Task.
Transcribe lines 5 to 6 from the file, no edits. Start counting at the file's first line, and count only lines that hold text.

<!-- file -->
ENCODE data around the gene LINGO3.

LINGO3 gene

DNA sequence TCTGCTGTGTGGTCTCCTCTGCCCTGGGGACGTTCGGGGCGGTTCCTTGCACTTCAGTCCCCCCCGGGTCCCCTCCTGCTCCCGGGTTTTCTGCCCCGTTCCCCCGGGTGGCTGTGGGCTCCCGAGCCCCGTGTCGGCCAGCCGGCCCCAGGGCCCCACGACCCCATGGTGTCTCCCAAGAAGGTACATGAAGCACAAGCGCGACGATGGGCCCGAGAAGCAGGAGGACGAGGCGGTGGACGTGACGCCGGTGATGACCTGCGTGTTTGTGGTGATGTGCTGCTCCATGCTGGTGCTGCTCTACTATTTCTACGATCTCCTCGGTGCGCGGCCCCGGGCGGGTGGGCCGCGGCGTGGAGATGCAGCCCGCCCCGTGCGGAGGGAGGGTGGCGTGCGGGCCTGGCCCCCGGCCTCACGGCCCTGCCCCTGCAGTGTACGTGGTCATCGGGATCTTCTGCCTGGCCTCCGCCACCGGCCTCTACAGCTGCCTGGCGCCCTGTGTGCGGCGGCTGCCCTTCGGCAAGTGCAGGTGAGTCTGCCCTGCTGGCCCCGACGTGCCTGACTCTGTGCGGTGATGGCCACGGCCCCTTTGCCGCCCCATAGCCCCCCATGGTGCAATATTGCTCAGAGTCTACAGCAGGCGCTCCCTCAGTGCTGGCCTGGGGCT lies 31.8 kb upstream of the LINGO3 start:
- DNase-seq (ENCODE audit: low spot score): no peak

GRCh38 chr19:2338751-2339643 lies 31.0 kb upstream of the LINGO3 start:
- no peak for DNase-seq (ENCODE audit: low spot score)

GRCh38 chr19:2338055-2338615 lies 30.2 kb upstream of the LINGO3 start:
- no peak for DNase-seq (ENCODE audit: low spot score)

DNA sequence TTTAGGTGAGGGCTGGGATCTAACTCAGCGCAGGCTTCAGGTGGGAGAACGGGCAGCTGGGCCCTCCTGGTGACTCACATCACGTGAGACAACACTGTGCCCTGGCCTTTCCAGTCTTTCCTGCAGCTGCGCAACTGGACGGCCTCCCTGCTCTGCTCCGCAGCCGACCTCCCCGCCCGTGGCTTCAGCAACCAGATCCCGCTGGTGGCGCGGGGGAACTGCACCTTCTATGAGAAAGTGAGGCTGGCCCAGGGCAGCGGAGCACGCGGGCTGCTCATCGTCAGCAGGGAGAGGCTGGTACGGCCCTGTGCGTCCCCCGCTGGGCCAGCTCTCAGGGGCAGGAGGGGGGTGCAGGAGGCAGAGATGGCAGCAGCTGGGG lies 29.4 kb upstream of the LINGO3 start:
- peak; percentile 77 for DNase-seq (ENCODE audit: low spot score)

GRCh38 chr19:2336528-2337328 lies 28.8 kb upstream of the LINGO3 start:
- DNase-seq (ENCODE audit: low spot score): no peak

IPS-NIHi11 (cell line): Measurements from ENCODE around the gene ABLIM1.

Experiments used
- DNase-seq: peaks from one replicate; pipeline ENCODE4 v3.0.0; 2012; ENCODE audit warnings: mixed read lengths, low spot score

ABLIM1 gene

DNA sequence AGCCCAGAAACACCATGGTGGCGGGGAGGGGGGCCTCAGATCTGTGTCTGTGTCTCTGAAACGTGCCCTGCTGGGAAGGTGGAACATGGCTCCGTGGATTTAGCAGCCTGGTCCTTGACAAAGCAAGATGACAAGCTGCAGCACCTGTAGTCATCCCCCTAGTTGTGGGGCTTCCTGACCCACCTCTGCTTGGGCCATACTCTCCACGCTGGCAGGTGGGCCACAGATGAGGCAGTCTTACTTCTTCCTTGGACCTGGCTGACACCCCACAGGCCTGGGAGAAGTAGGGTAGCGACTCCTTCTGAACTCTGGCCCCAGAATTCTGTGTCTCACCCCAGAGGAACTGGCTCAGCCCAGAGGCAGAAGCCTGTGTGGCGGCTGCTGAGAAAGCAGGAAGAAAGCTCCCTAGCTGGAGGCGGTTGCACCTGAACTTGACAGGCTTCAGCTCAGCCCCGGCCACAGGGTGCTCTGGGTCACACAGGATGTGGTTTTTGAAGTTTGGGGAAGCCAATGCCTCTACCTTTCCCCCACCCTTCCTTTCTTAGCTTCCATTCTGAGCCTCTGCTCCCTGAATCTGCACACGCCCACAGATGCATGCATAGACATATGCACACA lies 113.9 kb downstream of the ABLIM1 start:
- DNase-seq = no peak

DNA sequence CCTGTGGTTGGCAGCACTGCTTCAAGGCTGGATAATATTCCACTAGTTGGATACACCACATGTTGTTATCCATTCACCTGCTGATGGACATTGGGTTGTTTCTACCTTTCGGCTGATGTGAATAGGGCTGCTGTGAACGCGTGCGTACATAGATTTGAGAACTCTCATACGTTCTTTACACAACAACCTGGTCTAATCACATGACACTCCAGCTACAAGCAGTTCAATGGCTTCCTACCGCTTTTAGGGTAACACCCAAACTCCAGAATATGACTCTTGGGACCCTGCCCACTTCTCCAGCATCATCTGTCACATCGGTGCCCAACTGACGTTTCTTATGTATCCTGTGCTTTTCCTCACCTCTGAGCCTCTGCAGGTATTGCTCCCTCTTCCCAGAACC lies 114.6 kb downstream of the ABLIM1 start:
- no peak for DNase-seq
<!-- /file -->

GRCh38 chr19:2338751-2339643 lies 31.0 kb upstream of the LINGO3 start:
- no peak for DNase-seq (ENCODE audit: low spot score)